Hapless Habs: The misery continues on and off the ice for Montreal Canadiens

On-ice futility and a raging off-ice controversy about maligned forward Alex Galchenyuk have rendered the Habs hapless this season. Vincent Ethier/Icon Sportswire

Hello, and welcome to the Weekly Reader, which will run every Friday and collect news and views from around the hockey world on the week's biggest stories. Seen something worth highlighting here? Hit me at greg.wyshynski@espn.com, or do the same if you have suggestions for the column going forward. Enjoy!

"As the Habs burn"

The Montreal Canadiens are the NHL's most searing tire fire early in the season, with a 2-7-1 record, the worst offense (1.70 goals-per-game) and second-worst defense (3.80 goals-against average) in the league. Now we can add "raging off-ice controversy about maligned forward Alex Galchenyuk" to this cauldron of suck.

Mario Tremblay, who played for Montreal and coached the Canadiens from 1995-97, has been known for years as an unfiltered (some might say unhinged) pot-stirrer in the French-language media. On Monday, during an appearance on 98.5 FM radio in Montreal, Tremblay claimed that Galchenyuk had been in a substance-abuse assistance program twice, a claim that violates all manner and sort of the confidentiality inherent in a recovery program.

GM Marc Bergevin was asked about this claim at a press conference and didn't deny it, saying, "I can't even talk about it, it's strictly confidential" about the program. Galchenyuk, when asked about it, responded cheekily: "I do not listen to the radio. I have Spotify."

A Winning Habit offered some advice to Galchenyuk on dealing with these accusations. Arpon Basu of The Athletic had a good piece about how the media call-out culture in Montreal repels players from wanting to sign there. Leigh Anne Power's post on the Canadiens themselves "eating their young" was a good one too: "Just look at the last 10 years and decide if the Canadiens' strategy of developing youngsters is working."

Look, there's an undeniable curiosity about players who might have substance-abuse problems. Not only because we're a twisted collection of gossip junkies, but also because we're dealing with a 23-year-old player who has neither reached his potential and also hasn't been traded despite constant speculation. This news would, one assumes, explain a few things. So that curiosity is understandable.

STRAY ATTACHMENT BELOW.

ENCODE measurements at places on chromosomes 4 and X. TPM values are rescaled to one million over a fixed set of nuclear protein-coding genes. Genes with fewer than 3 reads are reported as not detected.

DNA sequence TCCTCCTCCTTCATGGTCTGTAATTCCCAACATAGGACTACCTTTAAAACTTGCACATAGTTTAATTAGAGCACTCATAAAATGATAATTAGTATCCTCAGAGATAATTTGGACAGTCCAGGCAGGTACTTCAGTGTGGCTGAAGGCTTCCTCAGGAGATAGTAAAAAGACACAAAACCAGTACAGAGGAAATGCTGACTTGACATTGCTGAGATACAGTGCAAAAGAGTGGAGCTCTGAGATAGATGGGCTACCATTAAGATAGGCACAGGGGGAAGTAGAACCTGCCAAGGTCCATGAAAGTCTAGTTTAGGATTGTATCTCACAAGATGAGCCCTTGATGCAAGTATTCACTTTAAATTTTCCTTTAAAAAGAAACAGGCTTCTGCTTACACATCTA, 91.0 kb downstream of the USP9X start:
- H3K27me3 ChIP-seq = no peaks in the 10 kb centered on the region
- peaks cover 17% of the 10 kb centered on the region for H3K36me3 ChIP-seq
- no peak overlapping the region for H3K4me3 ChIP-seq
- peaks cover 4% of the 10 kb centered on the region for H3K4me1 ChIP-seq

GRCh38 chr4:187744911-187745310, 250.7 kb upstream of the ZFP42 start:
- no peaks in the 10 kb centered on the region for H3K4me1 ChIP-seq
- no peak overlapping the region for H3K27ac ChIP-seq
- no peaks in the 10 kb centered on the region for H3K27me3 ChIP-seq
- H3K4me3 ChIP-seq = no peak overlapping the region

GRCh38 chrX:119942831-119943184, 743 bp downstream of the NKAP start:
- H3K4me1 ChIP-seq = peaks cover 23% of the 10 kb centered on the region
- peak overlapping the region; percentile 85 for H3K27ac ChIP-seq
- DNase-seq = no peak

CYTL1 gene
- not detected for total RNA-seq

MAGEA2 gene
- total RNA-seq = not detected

This revelation, however, is unjustifiable. Stage 1 of the in-patient treatment program from the NHL and NHLPA involves privacy. There's no announcement from the team or the league when a player enters it. Confidentiality is an essential part of the program, because without it who would voluntarily seek help?

Instead, Galchenyuk's privacy was violated in an off-handed remark on a radio station. If true, this is the sort of thing that should only be brought to light by the player or his employer or the NHL, if there's a violation that warrants Stage 2.

Or perhaps in court. We learn lots of things in court. Like this one time, after an alleged DUI offense, we learned that the accused told the police officer "you can't do that to me, I am Mario Tremblay!" before saying that the officer was "like a P.K. Subban" who "had no judgment and was being petty." Because, apparently, some guys just can't stop maligning the reputation of current players, no matter the venue.

But-but-but wait, it gets worse!

Agent Daniel Milstein used the Galchenyuk controversy to pivot into an attack on Canadiens coach Claude Julien for his mishandling of Russian players. Galchenyuk was born in Milwaukee to Belarusian parents, and grew up in Russia.

In a since-deleted tweet, Milstein wrote: "Alex Galchenyuk isn't a problem but coach is. Has never successfully coached Russian. Took midseason most Russian club. All but one gone."

Now, this was shortsighted and petty. The Canadiens tried to bring back Alexander Radulov, who chose to sign with the Dallas Stars instead as a free agent. They lost Alexei Emelin in the expansion draft. They made an offer to Andrei Markov, but not for the term the 38-year-old defenseman wanted. Prospect Mikhail Sergachev was traded for Jonathan Drouin because you have to give up a blue-chipper to get one (as potentially ill-advised as that trade might have been). So "all but one gone" needs a bit of context.